The Great Northwest

The Great Northwest

Northwestern Minnesota has low unemployment and booming companies hungry for workers. What is its secret?

Digi-Key wants you. It needs you. The Thief River Falls electronics parts distributor has about 2,600 employees. It could hire about 200 today. And in northwestern Minnesota, the company’s corner of the world, it’s not the only one looking for workers.

Right next door to Digi-Key’s facility is powersports manufacturer Arctic Cat. Not far away is Polaris’ main plant in Roseau, and Marvin Windows and Doors in Warroad. About 30 miles north of Thief River Falls is the town of Karlstad, where Mattracks manufactures track-wheel systems for ATVs, tractors, and other vehicles that need to get through mud and other sloppy terrain. Another company that’s growing in the same neck of the woods is Central Boiler in Greenbush, which makes outdoor wood furnaces for home heating. In nearby Red Lake Falls, there’s Woodmaster, another outdoor furnace maker, and Homark, a homebuilder. Most of the companies are hiring, too.

In short, there is no dearth of job opportunities up here, particularly highly prized positions in manufacturing. Indeed, according to Mike Moore, Thief River Falls’ interim economic development director, “We have more manufacturing businesses in the seven northwest counties of Minnesota than in the entire state of North Dakota.”

It’s a remarkable statement. And Digi-Key, the region’s biggest employer, has a remarkable story. Founded in the late 1960s, it started as a very small seller of components for ham radio operators. Founder Ronald Stordahl, an electrical engineer and Thief River Falls native, developed the Digi-Key, a digital electronic keyer kit for sending radiotelegraph code. (A keyer is a device that turns an electronic circuit off or on.) In the 1970s, Stordahl began selling parts to electronics enthusiasts; in 1982, his company was shipping to the commercial electronics industry, which is almost exclusively Digi-Key’s market these days.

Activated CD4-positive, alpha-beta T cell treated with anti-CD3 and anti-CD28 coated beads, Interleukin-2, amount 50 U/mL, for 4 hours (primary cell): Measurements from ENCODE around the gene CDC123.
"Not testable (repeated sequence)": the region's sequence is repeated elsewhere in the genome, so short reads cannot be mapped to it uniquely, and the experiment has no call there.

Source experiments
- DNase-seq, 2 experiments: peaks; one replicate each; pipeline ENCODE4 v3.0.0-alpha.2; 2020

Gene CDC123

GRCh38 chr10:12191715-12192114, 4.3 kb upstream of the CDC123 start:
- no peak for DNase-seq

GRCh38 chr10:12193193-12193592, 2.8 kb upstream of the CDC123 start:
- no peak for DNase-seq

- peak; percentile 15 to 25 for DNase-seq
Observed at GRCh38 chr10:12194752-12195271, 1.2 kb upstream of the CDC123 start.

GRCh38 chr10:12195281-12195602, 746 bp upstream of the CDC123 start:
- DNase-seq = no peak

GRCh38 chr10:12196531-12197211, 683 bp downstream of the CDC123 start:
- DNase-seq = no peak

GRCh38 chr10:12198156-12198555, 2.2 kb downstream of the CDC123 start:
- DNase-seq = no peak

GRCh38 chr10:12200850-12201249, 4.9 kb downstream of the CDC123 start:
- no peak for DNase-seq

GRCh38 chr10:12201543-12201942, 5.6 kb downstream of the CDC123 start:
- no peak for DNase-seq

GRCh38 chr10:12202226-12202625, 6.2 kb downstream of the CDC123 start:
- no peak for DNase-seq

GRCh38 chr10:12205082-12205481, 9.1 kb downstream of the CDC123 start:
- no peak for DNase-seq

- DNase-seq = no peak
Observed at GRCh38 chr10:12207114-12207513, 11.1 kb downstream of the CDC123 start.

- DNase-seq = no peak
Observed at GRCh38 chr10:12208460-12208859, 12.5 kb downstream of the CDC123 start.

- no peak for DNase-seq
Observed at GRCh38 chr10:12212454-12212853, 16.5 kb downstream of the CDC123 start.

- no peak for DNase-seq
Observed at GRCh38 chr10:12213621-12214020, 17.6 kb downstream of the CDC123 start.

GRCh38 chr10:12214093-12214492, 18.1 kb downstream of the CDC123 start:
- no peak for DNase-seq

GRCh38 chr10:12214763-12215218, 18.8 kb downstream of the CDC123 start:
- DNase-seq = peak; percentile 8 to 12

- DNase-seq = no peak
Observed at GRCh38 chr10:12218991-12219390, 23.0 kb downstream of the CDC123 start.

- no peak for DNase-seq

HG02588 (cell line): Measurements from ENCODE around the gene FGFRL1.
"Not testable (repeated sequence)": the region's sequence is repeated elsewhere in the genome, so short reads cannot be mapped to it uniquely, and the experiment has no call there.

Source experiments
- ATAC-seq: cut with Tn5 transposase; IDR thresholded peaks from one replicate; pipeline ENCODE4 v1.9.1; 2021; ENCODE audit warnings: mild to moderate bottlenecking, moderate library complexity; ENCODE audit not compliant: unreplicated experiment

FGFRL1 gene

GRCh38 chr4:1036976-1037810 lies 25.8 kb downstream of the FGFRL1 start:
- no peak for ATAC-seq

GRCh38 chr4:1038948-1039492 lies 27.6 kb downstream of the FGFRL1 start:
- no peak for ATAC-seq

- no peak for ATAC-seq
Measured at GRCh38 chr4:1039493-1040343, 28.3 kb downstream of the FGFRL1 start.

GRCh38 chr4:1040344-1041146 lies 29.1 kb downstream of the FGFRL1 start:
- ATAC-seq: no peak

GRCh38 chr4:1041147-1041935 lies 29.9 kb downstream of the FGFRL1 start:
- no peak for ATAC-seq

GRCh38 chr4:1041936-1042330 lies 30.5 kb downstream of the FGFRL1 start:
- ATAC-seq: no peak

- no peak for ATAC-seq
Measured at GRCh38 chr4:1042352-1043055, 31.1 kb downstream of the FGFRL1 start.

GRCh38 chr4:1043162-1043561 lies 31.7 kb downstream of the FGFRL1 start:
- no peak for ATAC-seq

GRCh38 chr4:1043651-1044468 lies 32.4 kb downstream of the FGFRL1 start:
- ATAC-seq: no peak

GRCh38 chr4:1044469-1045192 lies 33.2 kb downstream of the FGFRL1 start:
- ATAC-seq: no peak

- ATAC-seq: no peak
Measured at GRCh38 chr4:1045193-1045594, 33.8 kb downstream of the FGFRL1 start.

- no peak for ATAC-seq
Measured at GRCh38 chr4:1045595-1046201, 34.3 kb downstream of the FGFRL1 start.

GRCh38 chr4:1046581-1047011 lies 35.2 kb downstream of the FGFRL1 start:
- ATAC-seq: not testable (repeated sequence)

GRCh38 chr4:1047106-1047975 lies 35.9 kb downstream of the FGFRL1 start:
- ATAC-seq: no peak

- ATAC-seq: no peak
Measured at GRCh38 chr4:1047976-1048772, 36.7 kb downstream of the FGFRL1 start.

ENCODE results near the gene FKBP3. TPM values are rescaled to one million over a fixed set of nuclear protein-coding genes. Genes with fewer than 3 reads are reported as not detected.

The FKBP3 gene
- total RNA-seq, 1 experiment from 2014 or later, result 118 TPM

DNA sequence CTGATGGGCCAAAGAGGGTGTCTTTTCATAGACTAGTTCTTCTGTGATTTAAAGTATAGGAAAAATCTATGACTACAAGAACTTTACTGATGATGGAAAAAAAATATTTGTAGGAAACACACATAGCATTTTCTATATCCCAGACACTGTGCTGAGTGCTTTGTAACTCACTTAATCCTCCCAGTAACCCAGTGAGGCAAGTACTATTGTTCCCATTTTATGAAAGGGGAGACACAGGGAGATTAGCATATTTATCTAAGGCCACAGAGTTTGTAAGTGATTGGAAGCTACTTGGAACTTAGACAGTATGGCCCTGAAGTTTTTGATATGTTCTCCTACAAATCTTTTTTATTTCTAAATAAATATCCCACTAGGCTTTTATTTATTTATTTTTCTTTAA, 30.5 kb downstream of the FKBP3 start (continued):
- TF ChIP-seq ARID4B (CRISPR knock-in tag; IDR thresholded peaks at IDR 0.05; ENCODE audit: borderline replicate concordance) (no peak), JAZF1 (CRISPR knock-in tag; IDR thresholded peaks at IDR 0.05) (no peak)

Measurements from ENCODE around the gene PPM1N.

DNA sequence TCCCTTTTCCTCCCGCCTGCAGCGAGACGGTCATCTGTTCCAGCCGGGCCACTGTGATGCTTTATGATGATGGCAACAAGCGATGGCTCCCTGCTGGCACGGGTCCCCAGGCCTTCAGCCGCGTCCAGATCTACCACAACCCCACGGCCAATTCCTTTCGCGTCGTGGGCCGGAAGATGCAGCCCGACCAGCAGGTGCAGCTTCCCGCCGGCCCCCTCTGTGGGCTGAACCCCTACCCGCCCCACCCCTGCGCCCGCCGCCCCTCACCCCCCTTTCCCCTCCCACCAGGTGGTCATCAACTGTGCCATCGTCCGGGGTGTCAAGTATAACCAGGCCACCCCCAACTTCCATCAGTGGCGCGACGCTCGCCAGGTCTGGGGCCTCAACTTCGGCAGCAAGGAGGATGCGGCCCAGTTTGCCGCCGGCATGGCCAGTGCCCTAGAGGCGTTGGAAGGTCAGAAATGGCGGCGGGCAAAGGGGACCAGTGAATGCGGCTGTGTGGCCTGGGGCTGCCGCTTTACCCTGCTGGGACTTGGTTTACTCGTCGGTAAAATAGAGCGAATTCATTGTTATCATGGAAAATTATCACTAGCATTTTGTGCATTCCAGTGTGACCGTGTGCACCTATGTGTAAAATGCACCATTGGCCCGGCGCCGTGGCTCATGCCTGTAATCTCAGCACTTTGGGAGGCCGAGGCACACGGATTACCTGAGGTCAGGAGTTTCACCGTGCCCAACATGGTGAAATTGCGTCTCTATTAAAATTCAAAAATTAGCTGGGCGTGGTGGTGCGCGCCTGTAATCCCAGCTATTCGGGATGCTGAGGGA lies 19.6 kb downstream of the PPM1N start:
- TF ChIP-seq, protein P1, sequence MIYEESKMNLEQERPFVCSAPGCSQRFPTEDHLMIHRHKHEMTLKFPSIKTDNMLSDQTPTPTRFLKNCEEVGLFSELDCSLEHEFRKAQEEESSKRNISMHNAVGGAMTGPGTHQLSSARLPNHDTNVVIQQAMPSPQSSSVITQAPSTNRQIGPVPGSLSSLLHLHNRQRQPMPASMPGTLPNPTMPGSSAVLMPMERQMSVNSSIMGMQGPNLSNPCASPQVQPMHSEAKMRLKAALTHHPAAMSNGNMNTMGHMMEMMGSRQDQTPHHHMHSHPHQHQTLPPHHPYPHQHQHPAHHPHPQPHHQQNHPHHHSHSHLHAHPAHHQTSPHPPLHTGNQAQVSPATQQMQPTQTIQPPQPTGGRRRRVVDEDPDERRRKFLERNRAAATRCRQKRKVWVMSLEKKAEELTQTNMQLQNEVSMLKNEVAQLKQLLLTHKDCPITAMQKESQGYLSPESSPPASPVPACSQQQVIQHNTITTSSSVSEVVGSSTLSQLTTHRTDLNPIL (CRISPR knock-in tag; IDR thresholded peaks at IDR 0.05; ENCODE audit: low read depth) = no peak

Digi-Key doesn’t sell its own products; it distributes parts produced by more than 650 suppliers from around the world. It does sell to big companies, primarily for low-volume, short-run specialty projects. Higher-volume projects tap high-volume suppliers. But if you’re a design engineer building a prototype of, say, a smartphone or an automated home security system, you might need at most a handful of a certain item. Of the company’s roughly 500,000 customers, most are design engineers. The number representing production-run purchases represents a much smaller percentage, but the revenue generated by the production-business purchaser represents more than 50 percent of its sales revenue in North America.

North America, however, is just part of the story. Thanks in large part to its early adoption of the Internet, Digi-Key now sends about a third of its products outside of North America; it’s now the sixth-largest electronics parts distributor in the world. Digi-Key’s global capability means, among other things, that you can have the curious phenomenon of a Korean engineer ordering Korean-made parts from a distributor in Minnesota. Why wouldn’t that engineer buy local? Because the local supplier would require her to buy, say, a minimum of 100. Digi-Key is quite happy to sell that designer a single sensor, or a small quantity of perforated tape used in various electronics, instead of an entire reel.

The basis for that flexibility is that Digi-Key ships nearly everything from its Thief River Falls facility. “Most of our competitors have a warehouse in America, a warehouse in the UK, one or two in Europe, one in Japan, maybe one in China, possibly one in Singapore,” company President Mark Larson says. “So they’re not really able to look at a world market. They’re international companies managed regionally. And the inventory they stock in, say, Japan is justified by the usage in Japan. The inventory we offer to our Japanese customers is based on justification based on worldwide usage of our customers.”